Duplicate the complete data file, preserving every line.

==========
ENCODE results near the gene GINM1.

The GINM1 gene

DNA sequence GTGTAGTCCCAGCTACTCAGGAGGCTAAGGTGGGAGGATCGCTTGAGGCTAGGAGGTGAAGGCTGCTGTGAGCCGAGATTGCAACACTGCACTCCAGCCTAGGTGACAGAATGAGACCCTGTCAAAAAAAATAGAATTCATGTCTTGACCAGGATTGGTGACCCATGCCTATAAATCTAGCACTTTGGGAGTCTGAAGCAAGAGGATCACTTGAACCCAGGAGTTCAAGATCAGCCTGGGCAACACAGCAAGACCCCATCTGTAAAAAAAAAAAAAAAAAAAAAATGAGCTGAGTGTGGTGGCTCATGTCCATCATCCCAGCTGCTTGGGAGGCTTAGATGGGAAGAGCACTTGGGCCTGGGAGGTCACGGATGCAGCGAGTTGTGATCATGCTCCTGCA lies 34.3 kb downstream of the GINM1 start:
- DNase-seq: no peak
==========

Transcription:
ENCODE results near the gene GINM1.

The GINM1 gene

DNA sequence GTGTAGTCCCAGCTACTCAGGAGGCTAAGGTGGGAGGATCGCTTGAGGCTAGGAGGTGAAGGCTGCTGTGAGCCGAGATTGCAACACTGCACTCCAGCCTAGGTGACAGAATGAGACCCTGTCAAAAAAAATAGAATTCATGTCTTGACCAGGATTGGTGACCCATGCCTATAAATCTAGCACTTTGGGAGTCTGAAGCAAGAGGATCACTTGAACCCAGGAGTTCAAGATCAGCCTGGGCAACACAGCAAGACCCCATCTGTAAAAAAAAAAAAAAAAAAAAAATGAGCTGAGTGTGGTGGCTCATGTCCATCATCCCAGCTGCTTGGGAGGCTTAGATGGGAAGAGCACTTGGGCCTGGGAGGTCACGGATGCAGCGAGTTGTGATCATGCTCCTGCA lies 34.3 kb downstream of the GINM1 start:
- DNase-seq: no peak